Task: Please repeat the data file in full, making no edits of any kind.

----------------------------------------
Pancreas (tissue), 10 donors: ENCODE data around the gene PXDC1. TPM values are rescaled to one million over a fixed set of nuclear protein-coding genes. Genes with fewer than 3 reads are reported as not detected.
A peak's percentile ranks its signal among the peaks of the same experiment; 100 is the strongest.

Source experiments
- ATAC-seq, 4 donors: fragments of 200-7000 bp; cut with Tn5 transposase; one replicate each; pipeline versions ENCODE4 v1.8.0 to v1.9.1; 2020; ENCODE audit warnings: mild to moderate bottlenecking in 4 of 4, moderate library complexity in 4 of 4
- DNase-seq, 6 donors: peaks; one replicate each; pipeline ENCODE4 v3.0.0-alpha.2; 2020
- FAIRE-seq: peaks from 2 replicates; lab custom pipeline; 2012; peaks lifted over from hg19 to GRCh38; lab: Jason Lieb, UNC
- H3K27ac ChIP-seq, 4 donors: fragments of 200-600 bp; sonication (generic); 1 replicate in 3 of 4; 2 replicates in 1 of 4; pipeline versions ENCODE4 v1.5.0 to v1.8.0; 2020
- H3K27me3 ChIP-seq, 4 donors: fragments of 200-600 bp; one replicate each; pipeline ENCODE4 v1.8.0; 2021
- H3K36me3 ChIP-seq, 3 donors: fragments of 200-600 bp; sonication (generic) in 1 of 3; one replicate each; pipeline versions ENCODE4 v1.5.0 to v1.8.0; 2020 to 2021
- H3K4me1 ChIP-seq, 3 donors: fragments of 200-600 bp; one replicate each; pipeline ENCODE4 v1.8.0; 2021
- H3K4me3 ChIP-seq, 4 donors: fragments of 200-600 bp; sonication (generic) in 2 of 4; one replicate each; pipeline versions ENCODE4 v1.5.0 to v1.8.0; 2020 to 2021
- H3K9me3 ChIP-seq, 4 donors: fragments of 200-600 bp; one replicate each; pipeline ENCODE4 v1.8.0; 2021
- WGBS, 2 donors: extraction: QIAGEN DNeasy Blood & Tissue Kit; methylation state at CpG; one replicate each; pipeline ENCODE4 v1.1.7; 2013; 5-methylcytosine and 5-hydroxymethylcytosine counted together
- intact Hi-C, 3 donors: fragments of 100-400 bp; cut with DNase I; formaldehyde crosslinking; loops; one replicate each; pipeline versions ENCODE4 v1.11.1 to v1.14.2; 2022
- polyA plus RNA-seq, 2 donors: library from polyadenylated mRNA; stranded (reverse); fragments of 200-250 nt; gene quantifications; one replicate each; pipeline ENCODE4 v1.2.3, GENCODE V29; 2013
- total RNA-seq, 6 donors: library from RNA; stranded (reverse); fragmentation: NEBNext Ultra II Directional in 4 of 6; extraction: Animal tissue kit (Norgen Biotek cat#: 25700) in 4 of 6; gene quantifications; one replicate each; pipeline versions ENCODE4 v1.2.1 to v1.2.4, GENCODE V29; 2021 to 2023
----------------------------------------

Pancreas (tissue), 10 donors: ENCODE data around the gene PXDC1. TPM values are rescaled to one million over a fixed set of nuclear protein-coding genes. Genes with fewer than 3 reads are reported as not detected.
A peak's percentile ranks its signal among the peaks of the same experiment; 100 is the strongest.

Source experiments
- ATAC-seq, 4 donors: fragments of 200-7000 bp; cut with Tn5 transposase; one replicate each; pipeline versions ENCODE4 v1.8.0 to v1.9.1; 2020; ENCODE audit warnings: mild to moderate bottlenecking in 4 of 4, moderate library complexity in 4 of 4
- DNase-seq, 6 donors: peaks; one replicate each; pipeline ENCODE4 v3.0.0-alpha.2; 2020
- FAIRE-seq: peaks from 2 replicates; lab custom pipeline; 2012; peaks lifted over from hg19 to GRCh38; lab: Jason Lieb, UNC
- H3K27ac ChIP-seq, 4 donors: fragments of 200-600 bp; sonication (generic); 1 replicate in 3 of 4; 2 replicates in 1 of 4; pipeline versions ENCODE4 v1.5.0 to v1.8.0; 2020
- H3K27me3 ChIP-seq, 4 donors: fragments of 200-600 bp; one replicate each; pipeline ENCODE4 v1.8.0; 2021
- H3K36me3 ChIP-seq, 3 donors: fragments of 200-600 bp; sonication (generic) in 1 of 3; one replicate each; pipeline versions ENCODE4 v1.5.0 to v1.8.0; 2020 to 2021
- H3K4me1 ChIP-seq, 3 donors: fragments of 200-600 bp; one replicate each; pipeline ENCODE4 v1.8.0; 2021
- H3K4me3 ChIP-seq, 4 donors: fragments of 200-600 bp; sonication (generic) in 2 of 4; one replicate each; pipeline versions ENCODE4 v1.5.0 to v1.8.0; 2020 to 2021
- H3K9me3 ChIP-seq, 4 donors: fragments of 200-600 bp; one replicate each; pipeline ENCODE4 v1.8.0; 2021
- WGBS, 2 donors: extraction: QIAGEN DNeasy Blood & Tissue Kit; methylation state at CpG; one replicate each; pipeline ENCODE4 v1.1.7; 2013; 5-methylcytosine and 5-hydroxymethylcytosine counted together
- intact Hi-C, 3 donors: fragments of 100-400 bp; cut with DNase I; formaldehyde crosslinking; loops; one replicate each; pipeline versions ENCODE4 v1.11.1 to v1.14.2; 2022
- polyA plus RNA-seq, 2 donors: library from polyadenylated mRNA; stranded (reverse); fragments of 200-250 nt; gene quantifications; one replicate each; pipeline ENCODE4 v1.2.3, GENCODE V29; 2013
- total RNA-seq, 6 donors: library from RNA; stranded (reverse); fragmentation: NEBNext Ultra II Directional in 4 of 6; extraction: Animal tissue kit (Norgen Biotek cat#: 25700) in 4 of 6; gene quantifications; one replicate each; pipeline versions ENCODE4 v1.2.1 to v1.2.4, GENCODE V29; 2021 to 2023